This remembrance of and sorrow for past sins leads to a general confession at the end of the week: as in the text of ‘Mortali, ola, che fate?’, the tears shed in the first week allow the sinner to demonstrate his repentance and are the first step towards his conversion. This general confession is viewed as a dramatized statement from the sinner to God that he is repentant and ready to begin a more devout life. Indeed, one of the most important aspects of the Spiritual Exercises is its insistence on a personal relationship with God, which is achieved through the technique of imagining a biblical scene in vivid detail and engaging with it, with a constant and insistent self-questioning:

Imagining Christ our Lord before me on the cross, make a colloquy asking how it came about that the Creator made himself man, and from eternal life came to temporal death, and thus to die for my sins. Then, turning to myself I shall ask, what have I done for Christ? What am I doing for Christ? What ought I to do for Christ? Finally, seeing Him in that state hanging on the cross, talk over whatever comes to mind.10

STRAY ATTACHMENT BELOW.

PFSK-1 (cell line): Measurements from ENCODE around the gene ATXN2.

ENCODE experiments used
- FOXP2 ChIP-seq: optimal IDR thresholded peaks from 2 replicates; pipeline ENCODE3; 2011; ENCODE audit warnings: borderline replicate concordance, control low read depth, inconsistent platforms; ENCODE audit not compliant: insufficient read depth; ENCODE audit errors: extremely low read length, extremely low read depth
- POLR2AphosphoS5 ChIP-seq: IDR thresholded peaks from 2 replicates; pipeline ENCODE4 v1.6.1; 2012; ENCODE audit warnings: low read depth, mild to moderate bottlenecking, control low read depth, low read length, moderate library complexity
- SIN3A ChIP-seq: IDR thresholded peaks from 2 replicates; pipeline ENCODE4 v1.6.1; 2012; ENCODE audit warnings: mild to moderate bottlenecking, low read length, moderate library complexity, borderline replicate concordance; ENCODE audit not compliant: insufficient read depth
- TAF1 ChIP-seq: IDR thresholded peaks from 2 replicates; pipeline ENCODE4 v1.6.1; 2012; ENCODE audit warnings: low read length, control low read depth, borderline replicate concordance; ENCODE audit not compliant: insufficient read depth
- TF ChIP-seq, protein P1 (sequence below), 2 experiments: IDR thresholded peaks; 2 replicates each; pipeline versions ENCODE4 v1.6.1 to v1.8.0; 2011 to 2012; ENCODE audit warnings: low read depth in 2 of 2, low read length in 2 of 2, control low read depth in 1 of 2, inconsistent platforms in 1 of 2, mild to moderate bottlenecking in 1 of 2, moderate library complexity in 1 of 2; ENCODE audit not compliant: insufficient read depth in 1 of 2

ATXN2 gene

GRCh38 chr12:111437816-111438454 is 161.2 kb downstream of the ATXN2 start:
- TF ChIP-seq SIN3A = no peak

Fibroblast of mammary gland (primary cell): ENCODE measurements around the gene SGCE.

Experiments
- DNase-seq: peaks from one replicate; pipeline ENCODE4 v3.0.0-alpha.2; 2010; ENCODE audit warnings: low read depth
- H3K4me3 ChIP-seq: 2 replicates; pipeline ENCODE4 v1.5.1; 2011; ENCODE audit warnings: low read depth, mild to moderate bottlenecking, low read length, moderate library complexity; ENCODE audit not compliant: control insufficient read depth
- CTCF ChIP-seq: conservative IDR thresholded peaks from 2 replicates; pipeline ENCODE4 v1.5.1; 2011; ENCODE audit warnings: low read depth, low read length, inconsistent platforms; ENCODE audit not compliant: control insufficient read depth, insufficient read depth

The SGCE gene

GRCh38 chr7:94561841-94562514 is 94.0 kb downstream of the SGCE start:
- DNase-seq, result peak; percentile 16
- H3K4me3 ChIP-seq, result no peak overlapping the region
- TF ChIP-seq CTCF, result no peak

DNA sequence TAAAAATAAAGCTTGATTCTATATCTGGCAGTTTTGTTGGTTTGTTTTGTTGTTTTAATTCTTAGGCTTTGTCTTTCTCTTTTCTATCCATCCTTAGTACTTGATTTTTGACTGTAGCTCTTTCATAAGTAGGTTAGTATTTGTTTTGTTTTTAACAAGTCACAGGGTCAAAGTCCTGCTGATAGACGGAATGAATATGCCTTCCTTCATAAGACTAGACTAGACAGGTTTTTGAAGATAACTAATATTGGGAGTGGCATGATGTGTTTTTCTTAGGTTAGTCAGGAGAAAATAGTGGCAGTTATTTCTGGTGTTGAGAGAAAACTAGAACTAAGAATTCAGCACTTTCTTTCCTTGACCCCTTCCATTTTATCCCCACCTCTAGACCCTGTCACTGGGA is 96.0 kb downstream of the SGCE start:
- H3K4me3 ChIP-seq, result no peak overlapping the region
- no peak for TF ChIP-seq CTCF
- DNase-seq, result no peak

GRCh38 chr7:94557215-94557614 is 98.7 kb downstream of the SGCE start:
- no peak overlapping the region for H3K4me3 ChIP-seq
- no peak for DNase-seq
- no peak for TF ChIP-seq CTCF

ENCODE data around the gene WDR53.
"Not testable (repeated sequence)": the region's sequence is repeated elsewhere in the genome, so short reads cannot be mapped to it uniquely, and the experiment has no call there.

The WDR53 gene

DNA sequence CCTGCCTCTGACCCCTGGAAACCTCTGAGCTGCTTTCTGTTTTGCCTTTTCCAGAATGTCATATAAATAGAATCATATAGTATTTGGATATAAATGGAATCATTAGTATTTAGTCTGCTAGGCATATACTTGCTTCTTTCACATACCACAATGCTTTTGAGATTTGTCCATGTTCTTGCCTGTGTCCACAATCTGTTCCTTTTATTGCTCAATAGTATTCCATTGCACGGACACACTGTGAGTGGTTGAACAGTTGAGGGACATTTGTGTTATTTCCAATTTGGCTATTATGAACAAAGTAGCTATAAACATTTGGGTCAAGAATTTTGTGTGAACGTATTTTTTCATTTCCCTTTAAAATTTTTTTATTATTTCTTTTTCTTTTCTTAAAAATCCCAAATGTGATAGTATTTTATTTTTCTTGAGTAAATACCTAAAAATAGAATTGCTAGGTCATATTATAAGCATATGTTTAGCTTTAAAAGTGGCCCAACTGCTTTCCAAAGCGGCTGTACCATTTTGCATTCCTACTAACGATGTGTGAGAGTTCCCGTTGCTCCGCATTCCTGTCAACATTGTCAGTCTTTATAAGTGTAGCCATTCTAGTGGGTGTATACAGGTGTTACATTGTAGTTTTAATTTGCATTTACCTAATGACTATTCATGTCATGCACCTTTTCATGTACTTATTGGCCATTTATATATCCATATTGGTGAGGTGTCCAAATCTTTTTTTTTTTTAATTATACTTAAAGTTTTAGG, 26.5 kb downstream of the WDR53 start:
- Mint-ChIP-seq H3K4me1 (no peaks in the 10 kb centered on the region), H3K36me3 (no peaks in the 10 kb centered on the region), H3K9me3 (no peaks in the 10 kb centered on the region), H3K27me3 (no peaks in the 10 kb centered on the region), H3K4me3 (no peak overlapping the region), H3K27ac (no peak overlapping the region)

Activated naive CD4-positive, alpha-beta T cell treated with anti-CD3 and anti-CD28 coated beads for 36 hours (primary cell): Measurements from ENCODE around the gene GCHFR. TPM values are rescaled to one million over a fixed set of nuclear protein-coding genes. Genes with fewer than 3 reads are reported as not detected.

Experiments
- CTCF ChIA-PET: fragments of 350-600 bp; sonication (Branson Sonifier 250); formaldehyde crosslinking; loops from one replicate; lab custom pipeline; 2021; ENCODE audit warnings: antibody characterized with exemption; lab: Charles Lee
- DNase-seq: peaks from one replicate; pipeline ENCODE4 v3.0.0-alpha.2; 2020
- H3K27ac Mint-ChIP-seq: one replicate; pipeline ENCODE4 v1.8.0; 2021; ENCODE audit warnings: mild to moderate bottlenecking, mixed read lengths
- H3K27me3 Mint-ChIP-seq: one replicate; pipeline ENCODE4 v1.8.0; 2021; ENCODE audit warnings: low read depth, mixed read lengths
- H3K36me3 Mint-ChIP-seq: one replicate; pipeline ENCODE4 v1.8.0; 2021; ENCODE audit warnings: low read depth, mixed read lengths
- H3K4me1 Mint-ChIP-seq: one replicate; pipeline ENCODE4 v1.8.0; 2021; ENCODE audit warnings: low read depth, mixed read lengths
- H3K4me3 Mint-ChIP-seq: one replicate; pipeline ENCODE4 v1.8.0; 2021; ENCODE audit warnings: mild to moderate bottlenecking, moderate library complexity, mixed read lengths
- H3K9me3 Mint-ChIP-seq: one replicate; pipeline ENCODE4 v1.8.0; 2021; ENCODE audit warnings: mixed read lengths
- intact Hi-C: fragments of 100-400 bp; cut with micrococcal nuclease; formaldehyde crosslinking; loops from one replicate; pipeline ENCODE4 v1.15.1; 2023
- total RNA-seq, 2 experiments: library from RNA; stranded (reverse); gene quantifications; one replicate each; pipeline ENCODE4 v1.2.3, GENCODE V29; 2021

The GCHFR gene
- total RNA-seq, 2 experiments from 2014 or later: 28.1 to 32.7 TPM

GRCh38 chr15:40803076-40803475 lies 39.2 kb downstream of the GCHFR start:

This sort of self-interrogation is found throughout the cantata texts, and the wording of these questions is almost identical to ‘Mortali, ola, che fate?’. That both Cazzati and Bassani set these questions in such a striking declamatory manner shows they wished to emphasise this self-questioning. In addition, Ignatius prescribes imagining a detailed picture of Christ on the cross, and then self-examination of how one personally would respond to this sight. This is paralled most obviously in the poem set by Cazzati, in the strophe where the speaker describes himself as looking upon the nails, lance, thorns and cross, and examines the sense of unworthiness he then feels. Ignatius advocates the use of sensual stimulation in order to make a greater impression; for example, in the first week’s meditation on hell the exercitant should imagine not only what hell looks like, but also how it sounds, smells, tastes and feels.11